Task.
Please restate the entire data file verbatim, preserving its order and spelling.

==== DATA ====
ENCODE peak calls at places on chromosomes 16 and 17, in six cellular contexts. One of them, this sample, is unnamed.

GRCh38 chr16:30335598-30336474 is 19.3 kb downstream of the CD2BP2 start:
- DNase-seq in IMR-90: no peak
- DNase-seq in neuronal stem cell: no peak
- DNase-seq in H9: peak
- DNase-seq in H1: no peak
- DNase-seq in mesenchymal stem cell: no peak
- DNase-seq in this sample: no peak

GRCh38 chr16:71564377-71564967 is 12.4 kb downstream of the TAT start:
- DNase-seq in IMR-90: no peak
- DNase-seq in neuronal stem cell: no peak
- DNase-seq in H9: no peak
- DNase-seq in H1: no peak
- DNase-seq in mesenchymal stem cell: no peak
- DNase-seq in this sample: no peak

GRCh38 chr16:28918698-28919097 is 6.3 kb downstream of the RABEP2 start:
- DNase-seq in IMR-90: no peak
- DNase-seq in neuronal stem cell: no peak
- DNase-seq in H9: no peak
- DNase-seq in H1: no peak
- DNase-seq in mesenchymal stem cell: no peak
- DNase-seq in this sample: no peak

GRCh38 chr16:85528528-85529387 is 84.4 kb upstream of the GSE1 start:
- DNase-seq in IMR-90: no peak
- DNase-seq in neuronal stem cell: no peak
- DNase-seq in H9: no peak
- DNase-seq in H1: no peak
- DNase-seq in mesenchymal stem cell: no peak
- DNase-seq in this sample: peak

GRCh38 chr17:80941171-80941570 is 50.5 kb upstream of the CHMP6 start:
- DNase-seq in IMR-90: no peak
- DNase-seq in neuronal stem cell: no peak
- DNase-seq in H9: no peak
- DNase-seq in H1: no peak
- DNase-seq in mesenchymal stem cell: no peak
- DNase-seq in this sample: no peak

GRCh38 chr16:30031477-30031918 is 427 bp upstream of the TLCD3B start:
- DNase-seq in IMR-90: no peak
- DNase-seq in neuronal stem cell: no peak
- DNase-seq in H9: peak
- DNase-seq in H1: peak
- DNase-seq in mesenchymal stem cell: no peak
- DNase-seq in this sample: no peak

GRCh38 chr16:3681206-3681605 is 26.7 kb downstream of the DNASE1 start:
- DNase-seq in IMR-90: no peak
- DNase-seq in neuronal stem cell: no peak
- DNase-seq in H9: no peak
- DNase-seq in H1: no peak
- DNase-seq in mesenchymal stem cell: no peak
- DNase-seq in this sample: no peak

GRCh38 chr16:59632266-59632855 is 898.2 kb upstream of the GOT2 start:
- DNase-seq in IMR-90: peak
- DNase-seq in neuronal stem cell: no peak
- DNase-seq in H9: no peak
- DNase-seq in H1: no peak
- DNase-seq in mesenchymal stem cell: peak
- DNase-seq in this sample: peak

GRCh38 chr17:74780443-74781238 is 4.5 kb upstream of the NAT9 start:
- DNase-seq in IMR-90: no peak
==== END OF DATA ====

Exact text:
ENCODE peak calls at places on chromosomes 16 and 17, in six cellular contexts. One of them, this sample, is unnamed.

GRCh38 chr16:30335598-30336474 is 19.3 kb downstream of the CD2BP2 start:
- DNase-seq in IMR-90: no peak
- DNase-seq in neuronal stem cell: no peak
- DNase-seq in H9: peak
- DNase-seq in H1: no peak
- DNase-seq in mesenchymal stem cell: no peak
- DNase-seq in this sample: no peak

GRCh38 chr16:71564377-71564967 is 12.4 kb downstream of the TAT start:
- DNase-seq in IMR-90: no peak
- DNase-seq in neuronal stem cell: no peak
- DNase-seq in H9: no peak
- DNase-seq in H1: no peak
- DNase-seq in mesenchymal stem cell: no peak
- DNase-seq in this sample: no peak

GRCh38 chr16:28918698-28919097 is 6.3 kb downstream of the RABEP2 start:
- DNase-seq in IMR-90: no peak
- DNase-seq in neuronal stem cell: no peak
- DNase-seq in H9: no peak
- DNase-seq in H1: no peak
- DNase-seq in mesenchymal stem cell: no peak
- DNase-seq in this sample: no peak

GRCh38 chr16:85528528-85529387 is 84.4 kb upstream of the GSE1 start:
- DNase-seq in IMR-90: no peak
- DNase-seq in neuronal stem cell: no peak
- DNase-seq in H9: no peak
- DNase-seq in H1: no peak
- DNase-seq in mesenchymal stem cell: no peak
- DNase-seq in this sample: peak

GRCh38 chr17:80941171-80941570 is 50.5 kb upstream of the CHMP6 start:
- DNase-seq in IMR-90: no peak
- DNase-seq in neuronal stem cell: no peak
- DNase-seq in H9: no peak
- DNase-seq in H1: no peak
- DNase-seq in mesenchymal stem cell: no peak
- DNase-seq in this sample: no peak

GRCh38 chr16:30031477-30031918 is 427 bp upstream of the TLCD3B start:
- DNase-seq in IMR-90: no peak
- DNase-seq in neuronal stem cell: no peak
- DNase-seq in H9: peak
- DNase-seq in H1: peak
- DNase-seq in mesenchymal stem cell: no peak
- DNase-seq in this sample: no peak

GRCh38 chr16:3681206-3681605 is 26.7 kb downstream of the DNASE1 start:
- DNase-seq in IMR-90: no peak
- DNase-seq in neuronal stem cell: no peak
- DNase-seq in H9: no peak
- DNase-seq in H1: no peak
- DNase-seq in mesenchymal stem cell: no peak
- DNase-seq in this sample: no peak

GRCh38 chr16:59632266-59632855 is 898.2 kb upstream of the GOT2 start:
- DNase-seq in IMR-90: peak
- DNase-seq in neuronal stem cell: no peak
- DNase-seq in H9: no peak
- DNase-seq in H1: no peak
- DNase-seq in mesenchymal stem cell: peak
- DNase-seq in this sample: peak

GRCh38 chr17:74780443-74781238 is 4.5 kb upstream of the NAT9 start:
- DNase-seq in IMR-90: no peak